Days before Verizon's annual shareholder meeting, the Communications Workers of America (CWA) announced today that Verizon workers, who also hold an estimated $1.3 billion in the company's stock, will vote for a series of shareholder proposals to improve the company's corporate governance. Verizon workers, who have been on strike since April 13, are saying the company's short-sighted decision-making is hurting Verizon's shareholders, customers, and long-term viability.
CWA and IBEW members recently shared their shareholder proposals recommendations with Verizon shareholders across the country who together own more than 60 percent of Verizon's total shares. The strike has prompted significant concerns among major investors, including New York State Comptroller Thomas DiNapoli, who leads public pension funds that include $593 million in Verizon stock. In a recent letter to Verizon CEO Lowell McAdams, DiNapoli said: "A protracted strike of this magnitude would undoubtedly affect the morale and productivity of Verizon employees. I am concerned that a disenfranchised workforce and the associated negative publicity may ultimately impact Verizon's profitability."
The growing calls for change of course at Verizon come as public opinion of the company has declined to a three-year low, according to a recent survey from YouGov. Top economists and financial analysts have been raising concerns about the company's short-sighted business decisions and the long-term impact of the strike. Several investment firms have recently lowered their Verizon ratings, including Jeffries, Scotiabank, Sanford Bernstein and Zacks.
"All Verizon shareholders should be alarmed at the corporation's penny wise but pound foolish business strategy," said Mark Balsamo, a recent Verizon retiree who lives in Baltimore, Md. "Verizon executives have consistently put short-term profits over the long-term sustainability of the company, including the basic needs of its workforce. Instead of investing in good jobs and expanding service for consumers, Verizon is refusing to negotiate with workers in good faith and failing to keep its promises to meet consumer demand for its FIOS service. As Verizon employees, we want our customers to get the quality they deserve. As shareholders ourselves, we know it's time to make some major changes to ensure that Verizon's corporate leadership is accountable to all of us."
Verizon Workers, Major Shareholders Call for Change
Verizon workers are concerned with current executive decision-making, including the impact of the strike forced by management, regulatory investigations into Verizon's infrastructure, broken promises to expand FiOS to communities and excessive executive compensation.
Verizon workers, with an estimated $1.3 billion in stock holdings, will vote in favor of a series of shareholder resolutions at the company's annual general meeting, including:
- Proposal #7, Kenneth Steiner requests to amend company's governing documents to require that the Board Chair be an independent director. Supporters include: CalPERS and CalSTRS
- Proposal #8, the Association of BellTell Retirees seeks shareholder approval of future severance agreements (also known as golden parachutes) that grant executives benefits exceeding 2.99 times their base salary plus bonus. If he was terminated in 2015, CEO Lowell McAdam would have received $40.2 million under the current policy. Supporters include: Institutional Shareholder Services, CalPERS and CalSTRS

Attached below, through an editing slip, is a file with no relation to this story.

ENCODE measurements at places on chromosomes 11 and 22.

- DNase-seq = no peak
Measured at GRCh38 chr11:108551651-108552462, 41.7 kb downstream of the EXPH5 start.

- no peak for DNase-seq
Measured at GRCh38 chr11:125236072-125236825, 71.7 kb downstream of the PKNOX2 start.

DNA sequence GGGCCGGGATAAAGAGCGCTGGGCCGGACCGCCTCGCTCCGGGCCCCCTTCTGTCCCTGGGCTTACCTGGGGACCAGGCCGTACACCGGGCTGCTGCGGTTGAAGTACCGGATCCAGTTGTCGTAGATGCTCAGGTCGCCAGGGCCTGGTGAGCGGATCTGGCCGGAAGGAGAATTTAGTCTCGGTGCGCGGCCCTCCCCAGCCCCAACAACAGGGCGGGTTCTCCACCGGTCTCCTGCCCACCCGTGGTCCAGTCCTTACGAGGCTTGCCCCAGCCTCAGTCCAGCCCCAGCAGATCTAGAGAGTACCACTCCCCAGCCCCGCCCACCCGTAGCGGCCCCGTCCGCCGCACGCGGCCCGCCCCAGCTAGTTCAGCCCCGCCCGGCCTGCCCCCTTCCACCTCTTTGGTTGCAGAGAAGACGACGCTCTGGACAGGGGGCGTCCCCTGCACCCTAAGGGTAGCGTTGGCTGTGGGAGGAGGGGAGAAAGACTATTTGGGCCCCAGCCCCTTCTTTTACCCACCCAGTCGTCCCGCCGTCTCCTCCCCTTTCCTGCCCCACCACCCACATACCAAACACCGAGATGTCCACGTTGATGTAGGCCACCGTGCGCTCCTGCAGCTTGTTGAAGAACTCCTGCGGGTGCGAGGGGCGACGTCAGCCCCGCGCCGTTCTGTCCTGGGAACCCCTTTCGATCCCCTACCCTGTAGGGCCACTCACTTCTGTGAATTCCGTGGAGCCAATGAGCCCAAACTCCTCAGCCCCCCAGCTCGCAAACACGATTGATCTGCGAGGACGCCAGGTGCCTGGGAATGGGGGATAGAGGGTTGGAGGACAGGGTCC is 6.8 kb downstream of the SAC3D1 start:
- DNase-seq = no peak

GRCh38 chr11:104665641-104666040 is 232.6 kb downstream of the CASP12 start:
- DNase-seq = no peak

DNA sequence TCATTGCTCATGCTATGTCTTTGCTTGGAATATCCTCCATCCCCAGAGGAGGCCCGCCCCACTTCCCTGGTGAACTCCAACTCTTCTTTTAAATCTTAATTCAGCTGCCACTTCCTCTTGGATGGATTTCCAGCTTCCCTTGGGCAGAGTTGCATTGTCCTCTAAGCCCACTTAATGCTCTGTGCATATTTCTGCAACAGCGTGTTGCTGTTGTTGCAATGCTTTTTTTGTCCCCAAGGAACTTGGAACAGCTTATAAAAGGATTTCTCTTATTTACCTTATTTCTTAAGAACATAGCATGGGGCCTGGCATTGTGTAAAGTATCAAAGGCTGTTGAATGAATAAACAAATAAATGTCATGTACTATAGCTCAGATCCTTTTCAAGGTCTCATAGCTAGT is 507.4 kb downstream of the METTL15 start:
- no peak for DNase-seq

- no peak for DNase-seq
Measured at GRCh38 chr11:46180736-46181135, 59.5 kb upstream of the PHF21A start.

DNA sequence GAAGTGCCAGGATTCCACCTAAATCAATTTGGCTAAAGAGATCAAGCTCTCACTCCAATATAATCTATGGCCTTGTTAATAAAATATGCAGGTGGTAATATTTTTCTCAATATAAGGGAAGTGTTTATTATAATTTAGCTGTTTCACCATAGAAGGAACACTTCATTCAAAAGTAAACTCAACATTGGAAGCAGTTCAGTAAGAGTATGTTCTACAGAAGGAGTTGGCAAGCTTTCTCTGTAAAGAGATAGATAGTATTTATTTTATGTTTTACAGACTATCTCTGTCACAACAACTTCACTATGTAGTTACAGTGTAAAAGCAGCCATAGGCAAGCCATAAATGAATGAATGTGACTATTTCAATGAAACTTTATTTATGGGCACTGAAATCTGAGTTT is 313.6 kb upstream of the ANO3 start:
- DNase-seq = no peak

- Proposal #9, the International Brotherhood of Electric Workers Pension Benefit Fund requests that the Human Resources Committee require executives to retain 75% of the shares they receive has part of their compensation packages. Supporters include: CalPERS
Investor, Customers Concerns Grow
Over the past three years, Verizon has made $39 billion in net income, averaging $1.5 billion a month for the last 15 months. The company's CEO was paid $18 million last year - 243 times more than the average Verizon worker. The company has continued to push outsourcing and offshoring plans that would devastate workers' families and leave the company without enough workers to properly maintain the Verizon network. A recent Star-Ledger editorial blasted Verizon's refusal to negotiate a fair contract, noting that the "tech titan built on recognizing consumer behavior can't grasp the basic needs of its own workforce."
Verizon's short-sighted business practices have faced sharp public criticism from top economists and analysts. Roosevelt Institute fellow Mike Konczal noted that last year's $5 billion Verizon stock buyback could have translated to $28,000 per worker, or been used to install FIOS in 10 million additional households. In the New York Times, Paul Krugman accused Verizon of treating its broadband business as a "cash cow" without spending money on improving or even maintaining existing service.
The deterioration in service has become so significant that New York State's Public Service Commission has convened a formal hearing to investigate problems across the Empire State. In the last few weeks, regulators in Pennsylvania and New Jersey have launched similar inquiries into Verizon's operations.
Verizon customers are growing increasingly frustrated with the company, with more than 300,000 people signing petitions in support of striking workers.